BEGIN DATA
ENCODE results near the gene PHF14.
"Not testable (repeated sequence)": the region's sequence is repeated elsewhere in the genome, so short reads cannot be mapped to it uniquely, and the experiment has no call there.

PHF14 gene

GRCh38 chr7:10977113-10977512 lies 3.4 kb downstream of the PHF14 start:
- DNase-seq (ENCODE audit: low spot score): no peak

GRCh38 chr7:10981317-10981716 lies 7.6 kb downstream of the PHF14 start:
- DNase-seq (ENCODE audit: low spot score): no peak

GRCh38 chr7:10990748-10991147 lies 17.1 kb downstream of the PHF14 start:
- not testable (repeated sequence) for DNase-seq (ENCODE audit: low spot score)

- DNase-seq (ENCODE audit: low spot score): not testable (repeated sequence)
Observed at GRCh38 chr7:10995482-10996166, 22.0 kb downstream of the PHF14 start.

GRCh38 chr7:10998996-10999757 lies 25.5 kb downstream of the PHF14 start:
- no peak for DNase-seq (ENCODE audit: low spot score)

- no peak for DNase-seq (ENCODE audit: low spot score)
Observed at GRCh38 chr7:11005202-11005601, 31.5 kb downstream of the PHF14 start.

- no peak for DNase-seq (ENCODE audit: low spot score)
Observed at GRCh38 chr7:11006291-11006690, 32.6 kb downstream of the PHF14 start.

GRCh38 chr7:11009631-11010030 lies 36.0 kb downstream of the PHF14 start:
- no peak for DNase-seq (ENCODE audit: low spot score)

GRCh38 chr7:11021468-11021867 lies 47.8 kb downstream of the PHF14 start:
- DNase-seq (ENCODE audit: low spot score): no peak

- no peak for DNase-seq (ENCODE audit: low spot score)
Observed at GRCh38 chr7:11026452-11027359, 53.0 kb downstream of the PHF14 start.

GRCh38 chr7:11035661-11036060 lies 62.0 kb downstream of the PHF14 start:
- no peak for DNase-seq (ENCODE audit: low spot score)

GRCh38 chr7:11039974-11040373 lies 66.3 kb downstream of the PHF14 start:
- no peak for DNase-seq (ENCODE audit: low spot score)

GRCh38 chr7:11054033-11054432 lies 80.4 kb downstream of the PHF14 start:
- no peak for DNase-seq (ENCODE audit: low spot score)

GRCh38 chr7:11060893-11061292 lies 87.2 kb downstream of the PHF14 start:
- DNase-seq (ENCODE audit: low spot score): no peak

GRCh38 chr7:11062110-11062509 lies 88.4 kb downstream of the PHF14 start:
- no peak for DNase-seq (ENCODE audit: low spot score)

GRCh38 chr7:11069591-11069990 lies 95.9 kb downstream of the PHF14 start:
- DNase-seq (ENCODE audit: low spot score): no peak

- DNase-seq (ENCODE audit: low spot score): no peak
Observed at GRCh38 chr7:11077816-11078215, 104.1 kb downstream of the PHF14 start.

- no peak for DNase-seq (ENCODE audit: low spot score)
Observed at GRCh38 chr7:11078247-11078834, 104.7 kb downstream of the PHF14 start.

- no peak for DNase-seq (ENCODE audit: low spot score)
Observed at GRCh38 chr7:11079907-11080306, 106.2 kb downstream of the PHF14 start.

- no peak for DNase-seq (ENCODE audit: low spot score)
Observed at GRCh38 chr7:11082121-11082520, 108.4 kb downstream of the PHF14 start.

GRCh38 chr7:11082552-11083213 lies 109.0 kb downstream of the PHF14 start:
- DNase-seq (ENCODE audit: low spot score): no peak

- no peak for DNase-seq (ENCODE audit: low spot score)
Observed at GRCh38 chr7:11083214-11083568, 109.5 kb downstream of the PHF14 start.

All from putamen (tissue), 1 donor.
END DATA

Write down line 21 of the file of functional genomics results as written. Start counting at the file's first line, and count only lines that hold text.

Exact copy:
- DNase-seq (ENCODE audit: low spot score): no peak